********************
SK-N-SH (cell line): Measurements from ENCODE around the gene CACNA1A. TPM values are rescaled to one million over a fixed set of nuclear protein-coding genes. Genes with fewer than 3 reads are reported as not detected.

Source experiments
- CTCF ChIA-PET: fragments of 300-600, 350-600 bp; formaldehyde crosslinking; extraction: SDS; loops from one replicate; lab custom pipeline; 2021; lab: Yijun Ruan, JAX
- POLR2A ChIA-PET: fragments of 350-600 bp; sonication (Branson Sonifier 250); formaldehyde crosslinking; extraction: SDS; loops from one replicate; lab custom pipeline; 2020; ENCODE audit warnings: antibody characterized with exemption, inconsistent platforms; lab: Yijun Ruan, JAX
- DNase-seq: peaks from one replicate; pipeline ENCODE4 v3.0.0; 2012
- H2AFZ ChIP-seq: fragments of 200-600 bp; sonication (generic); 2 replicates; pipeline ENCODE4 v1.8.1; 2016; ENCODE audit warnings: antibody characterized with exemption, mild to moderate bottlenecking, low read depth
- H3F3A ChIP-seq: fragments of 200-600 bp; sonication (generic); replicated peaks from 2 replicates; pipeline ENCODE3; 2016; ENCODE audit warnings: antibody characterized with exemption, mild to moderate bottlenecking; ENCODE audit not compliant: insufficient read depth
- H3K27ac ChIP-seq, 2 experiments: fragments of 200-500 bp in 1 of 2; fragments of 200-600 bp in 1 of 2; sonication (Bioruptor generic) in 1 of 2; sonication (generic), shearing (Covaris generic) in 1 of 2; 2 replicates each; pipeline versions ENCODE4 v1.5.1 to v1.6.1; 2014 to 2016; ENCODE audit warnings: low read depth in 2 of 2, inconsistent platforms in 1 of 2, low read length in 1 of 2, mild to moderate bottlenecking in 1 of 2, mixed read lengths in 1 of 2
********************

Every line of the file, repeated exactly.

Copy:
SK-N-SH (cell line): Measurements from ENCODE around the gene CACNA1A. TPM values are rescaled to one million over a fixed set of nuclear protein-coding genes. Genes with fewer than 3 reads are reported as not detected.

Source experiments
- CTCF ChIA-PET: fragments of 300-600, 350-600 bp; formaldehyde crosslinking; extraction: SDS; loops from one replicate; lab custom pipeline; 2021; lab: Yijun Ruan, JAX
- POLR2A ChIA-PET: fragments of 350-600 bp; sonication (Branson Sonifier 250); formaldehyde crosslinking; extraction: SDS; loops from one replicate; lab custom pipeline; 2020; ENCODE audit warnings: antibody characterized with exemption, inconsistent platforms; lab: Yijun Ruan, JAX
- DNase-seq: peaks from one replicate; pipeline ENCODE4 v3.0.0; 2012
- H2AFZ ChIP-seq: fragments of 200-600 bp; sonication (generic); 2 replicates; pipeline ENCODE4 v1.8.1; 2016; ENCODE audit warnings: antibody characterized with exemption, mild to moderate bottlenecking, low read depth
- H3F3A ChIP-seq: fragments of 200-600 bp; sonication (generic); replicated peaks from 2 replicates; pipeline ENCODE3; 2016; ENCODE audit warnings: antibody characterized with exemption, mild to moderate bottlenecking; ENCODE audit not compliant: insufficient read depth
- H3K27ac ChIP-seq, 2 experiments: fragments of 200-500 bp in 1 of 2; fragments of 200-600 bp in 1 of 2; sonication (Bioruptor generic) in 1 of 2; sonication (generic), shearing (Covaris generic) in 1 of 2; 2 replicates each; pipeline versions ENCODE4 v1.5.1 to v1.6.1; 2014 to 2016; ENCODE audit warnings: low read depth in 2 of 2, inconsistent platforms in 1 of 2, low read length in 1 of 2, mild to moderate bottlenecking in 1 of 2, mixed read lengths in 1 of 2